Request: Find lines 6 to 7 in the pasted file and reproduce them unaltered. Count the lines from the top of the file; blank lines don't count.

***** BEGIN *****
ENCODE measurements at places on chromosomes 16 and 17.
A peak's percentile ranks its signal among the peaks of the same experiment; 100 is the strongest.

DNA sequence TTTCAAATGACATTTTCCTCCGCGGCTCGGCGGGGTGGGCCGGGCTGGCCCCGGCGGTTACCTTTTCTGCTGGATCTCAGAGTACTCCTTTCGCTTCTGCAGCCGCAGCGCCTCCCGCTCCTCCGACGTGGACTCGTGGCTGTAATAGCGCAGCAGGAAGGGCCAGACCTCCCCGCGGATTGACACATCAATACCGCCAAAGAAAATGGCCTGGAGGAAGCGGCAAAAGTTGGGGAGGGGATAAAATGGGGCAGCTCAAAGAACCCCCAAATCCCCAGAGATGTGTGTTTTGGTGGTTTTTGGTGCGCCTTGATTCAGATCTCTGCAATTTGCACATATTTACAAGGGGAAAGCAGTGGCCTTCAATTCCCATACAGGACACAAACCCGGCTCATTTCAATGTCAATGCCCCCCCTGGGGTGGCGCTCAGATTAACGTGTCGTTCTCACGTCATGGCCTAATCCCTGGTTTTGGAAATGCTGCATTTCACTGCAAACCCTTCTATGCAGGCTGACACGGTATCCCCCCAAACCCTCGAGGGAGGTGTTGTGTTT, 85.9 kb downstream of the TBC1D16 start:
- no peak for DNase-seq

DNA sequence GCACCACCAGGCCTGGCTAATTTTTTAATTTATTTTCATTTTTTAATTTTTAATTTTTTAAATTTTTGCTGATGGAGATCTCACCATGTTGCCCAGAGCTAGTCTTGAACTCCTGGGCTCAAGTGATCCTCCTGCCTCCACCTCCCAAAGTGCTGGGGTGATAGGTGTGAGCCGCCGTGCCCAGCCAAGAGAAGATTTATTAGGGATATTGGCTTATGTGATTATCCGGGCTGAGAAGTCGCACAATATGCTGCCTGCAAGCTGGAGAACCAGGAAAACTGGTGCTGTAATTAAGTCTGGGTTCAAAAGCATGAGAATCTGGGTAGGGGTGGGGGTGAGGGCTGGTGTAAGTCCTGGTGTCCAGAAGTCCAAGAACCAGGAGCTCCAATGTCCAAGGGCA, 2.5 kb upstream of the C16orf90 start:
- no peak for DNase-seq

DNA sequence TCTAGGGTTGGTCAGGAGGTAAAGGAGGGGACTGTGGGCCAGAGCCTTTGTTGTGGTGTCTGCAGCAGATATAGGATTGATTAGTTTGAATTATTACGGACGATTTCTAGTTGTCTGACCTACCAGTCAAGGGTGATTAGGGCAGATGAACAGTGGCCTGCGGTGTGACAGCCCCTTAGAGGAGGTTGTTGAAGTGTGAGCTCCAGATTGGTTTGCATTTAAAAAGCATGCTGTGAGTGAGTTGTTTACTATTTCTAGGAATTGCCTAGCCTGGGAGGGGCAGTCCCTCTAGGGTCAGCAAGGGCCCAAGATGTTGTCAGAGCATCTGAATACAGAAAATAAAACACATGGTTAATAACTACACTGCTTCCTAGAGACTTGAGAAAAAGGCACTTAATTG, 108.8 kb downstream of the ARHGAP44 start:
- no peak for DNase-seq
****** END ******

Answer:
- no peak for DNase-seq

DNA sequence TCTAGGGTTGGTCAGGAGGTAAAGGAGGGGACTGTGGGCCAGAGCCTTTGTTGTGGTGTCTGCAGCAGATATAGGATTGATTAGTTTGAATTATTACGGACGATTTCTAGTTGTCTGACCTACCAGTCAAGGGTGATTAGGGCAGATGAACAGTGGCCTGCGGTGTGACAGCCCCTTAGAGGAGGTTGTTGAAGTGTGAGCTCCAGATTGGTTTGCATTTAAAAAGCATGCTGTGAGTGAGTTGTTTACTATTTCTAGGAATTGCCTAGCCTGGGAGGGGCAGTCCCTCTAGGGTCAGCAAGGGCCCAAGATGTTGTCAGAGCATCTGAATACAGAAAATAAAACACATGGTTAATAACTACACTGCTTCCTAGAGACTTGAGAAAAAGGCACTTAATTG, 108.8 kb downstream of the ARHGAP44 start: